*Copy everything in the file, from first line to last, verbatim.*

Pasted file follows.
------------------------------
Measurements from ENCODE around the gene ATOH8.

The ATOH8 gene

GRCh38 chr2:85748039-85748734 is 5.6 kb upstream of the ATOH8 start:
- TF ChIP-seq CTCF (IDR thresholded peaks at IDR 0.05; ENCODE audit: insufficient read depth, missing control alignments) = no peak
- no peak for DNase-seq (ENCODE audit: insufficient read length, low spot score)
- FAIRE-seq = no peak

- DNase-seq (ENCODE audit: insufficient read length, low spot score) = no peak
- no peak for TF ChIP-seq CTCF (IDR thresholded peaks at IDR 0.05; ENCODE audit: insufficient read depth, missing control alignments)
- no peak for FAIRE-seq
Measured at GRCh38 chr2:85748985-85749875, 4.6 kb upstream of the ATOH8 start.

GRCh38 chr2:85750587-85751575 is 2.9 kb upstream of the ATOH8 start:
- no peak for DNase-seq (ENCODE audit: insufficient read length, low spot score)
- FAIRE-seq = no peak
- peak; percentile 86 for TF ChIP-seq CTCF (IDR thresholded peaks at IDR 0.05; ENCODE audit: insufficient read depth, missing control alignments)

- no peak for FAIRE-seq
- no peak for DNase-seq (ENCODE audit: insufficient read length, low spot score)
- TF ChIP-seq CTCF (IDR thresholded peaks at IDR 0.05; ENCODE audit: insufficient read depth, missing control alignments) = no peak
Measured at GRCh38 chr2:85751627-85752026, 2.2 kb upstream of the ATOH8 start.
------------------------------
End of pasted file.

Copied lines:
Measurements from ENCODE around the gene ATOH8.

The ATOH8 gene

GRCh38 chr2:85748039-85748734 is 5.6 kb upstream of the ATOH8 start:
- TF ChIP-seq CTCF (IDR thresholded peaks at IDR 0.05; ENCODE audit: insufficient read depth, missing control alignments) = no peak
- no peak for DNase-seq (ENCODE audit: insufficient read length, low spot score)
- FAIRE-seq = no peak

- DNase-seq (ENCODE audit: insufficient read length, low spot score) = no peak
- no peak for TF ChIP-seq CTCF (IDR thresholded peaks at IDR 0.05; ENCODE audit: insufficient read depth, missing control alignments)
- no peak for FAIRE-seq
Measured at GRCh38 chr2:85748985-85749875, 4.6 kb upstream of the ATOH8 start.

GRCh38 chr2:85750587-85751575 is 2.9 kb upstream of the ATOH8 start:
- no peak for DNase-seq (ENCODE audit: insufficient read length, low spot score)
- FAIRE-seq = no peak
- peak; percentile 86 for TF ChIP-seq CTCF (IDR thresholded peaks at IDR 0.05; ENCODE audit: insufficient read depth, missing control alignments)

- no peak for FAIRE-seq
- no peak for DNase-seq (ENCODE audit: insufficient read length, low spot score)
- TF ChIP-seq CTCF (IDR thresholded peaks at IDR 0.05; ENCODE audit: insufficient read depth, missing control alignments) = no peak
Measured at GRCh38 chr2:85751627-85752026, 2.2 kb upstream of the ATOH8 start.